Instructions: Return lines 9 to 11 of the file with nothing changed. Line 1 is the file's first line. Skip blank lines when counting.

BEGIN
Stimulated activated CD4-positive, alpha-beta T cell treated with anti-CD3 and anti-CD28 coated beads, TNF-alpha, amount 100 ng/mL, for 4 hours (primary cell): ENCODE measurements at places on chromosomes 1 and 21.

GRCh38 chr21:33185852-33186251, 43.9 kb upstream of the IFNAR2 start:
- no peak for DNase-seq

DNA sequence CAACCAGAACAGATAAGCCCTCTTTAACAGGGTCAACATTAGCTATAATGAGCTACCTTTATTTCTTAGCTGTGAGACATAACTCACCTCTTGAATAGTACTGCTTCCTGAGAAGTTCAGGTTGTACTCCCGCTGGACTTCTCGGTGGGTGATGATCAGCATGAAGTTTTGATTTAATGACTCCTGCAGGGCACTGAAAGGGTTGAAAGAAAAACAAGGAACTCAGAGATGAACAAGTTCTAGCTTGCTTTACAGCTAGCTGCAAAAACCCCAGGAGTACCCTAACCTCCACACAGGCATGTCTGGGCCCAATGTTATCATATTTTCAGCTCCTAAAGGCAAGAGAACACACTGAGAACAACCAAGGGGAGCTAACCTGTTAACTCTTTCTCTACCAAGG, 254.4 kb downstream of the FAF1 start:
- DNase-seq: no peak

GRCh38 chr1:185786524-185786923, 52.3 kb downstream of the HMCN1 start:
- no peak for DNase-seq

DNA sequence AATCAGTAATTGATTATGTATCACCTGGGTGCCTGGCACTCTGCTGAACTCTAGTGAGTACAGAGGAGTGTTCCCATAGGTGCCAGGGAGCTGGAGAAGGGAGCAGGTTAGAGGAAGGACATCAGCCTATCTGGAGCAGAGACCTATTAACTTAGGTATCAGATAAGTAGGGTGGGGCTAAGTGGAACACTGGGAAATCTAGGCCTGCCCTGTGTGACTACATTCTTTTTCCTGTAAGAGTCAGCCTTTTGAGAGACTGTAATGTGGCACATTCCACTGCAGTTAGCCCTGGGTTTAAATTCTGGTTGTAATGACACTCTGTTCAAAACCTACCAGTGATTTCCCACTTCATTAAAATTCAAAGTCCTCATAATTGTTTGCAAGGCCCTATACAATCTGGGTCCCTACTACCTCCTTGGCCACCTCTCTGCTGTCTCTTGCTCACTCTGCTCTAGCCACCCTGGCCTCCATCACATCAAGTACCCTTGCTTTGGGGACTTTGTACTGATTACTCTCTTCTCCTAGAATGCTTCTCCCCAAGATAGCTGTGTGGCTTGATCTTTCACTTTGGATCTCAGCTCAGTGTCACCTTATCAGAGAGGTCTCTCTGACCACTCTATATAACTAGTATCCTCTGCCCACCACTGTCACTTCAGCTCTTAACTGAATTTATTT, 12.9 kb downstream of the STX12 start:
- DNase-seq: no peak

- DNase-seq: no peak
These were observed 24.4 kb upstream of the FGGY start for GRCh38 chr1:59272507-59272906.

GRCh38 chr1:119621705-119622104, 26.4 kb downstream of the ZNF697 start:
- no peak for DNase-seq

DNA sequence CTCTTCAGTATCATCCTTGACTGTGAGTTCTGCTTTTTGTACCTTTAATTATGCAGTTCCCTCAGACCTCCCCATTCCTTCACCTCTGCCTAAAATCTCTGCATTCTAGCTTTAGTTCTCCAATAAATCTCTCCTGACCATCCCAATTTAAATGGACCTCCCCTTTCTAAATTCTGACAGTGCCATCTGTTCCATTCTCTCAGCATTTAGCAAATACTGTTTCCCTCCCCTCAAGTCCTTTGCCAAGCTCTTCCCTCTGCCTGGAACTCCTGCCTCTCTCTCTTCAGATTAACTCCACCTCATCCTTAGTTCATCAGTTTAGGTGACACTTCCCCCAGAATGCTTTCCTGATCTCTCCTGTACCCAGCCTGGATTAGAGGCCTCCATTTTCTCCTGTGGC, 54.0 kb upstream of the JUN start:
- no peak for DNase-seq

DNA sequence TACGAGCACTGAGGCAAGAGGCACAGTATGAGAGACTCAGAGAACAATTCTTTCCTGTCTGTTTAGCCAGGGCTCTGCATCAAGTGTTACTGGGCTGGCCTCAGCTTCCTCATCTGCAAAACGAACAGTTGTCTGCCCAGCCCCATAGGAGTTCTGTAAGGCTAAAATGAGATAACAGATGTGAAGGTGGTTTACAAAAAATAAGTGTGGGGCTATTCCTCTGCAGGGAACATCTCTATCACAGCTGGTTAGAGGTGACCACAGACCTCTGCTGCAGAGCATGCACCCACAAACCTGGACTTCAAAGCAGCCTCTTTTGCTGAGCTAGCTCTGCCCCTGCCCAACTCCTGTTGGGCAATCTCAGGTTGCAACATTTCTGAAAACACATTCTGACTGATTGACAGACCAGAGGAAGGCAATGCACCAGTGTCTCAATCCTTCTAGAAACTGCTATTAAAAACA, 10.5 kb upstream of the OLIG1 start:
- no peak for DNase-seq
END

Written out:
- DNase-seq: no peak

- DNase-seq: no peak
These were observed 24.4 kb upstream of the FGGY start for GRCh38 chr1:59272507-59272906.